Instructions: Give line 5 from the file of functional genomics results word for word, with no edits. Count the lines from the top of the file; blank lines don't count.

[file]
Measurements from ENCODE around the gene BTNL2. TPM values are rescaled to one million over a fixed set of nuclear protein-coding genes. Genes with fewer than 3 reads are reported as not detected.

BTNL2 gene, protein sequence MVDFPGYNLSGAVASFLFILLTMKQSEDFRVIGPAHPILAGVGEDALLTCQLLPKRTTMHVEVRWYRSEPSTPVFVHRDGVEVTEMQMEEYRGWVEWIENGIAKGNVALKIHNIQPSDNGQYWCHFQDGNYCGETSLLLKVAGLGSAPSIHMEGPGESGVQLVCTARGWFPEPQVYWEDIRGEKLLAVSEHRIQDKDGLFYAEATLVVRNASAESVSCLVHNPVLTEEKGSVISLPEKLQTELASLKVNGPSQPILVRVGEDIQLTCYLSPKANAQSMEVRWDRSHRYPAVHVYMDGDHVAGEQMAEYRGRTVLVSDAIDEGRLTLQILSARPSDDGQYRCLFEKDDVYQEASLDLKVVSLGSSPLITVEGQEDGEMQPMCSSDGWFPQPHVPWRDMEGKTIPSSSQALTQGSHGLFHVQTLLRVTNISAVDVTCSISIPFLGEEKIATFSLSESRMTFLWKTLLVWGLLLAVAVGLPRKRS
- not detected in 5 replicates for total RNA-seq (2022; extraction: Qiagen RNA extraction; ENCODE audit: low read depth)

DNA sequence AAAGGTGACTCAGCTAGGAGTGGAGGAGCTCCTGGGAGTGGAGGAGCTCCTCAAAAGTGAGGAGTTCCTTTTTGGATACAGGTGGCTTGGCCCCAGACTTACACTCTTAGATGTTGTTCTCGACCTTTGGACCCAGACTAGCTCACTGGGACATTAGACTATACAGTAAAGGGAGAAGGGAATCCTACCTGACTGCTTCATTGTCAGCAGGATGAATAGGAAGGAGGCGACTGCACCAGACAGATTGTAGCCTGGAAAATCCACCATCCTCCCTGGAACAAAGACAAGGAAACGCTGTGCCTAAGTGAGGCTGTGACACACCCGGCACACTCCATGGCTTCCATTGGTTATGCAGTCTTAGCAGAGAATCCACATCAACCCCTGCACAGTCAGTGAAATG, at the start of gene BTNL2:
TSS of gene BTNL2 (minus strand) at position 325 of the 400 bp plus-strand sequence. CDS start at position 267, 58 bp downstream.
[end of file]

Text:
TSS of gene BTNL2 (minus strand) at position 325 of the 400 bp plus-strand sequence. CDS start at position 267, 58 bp downstream.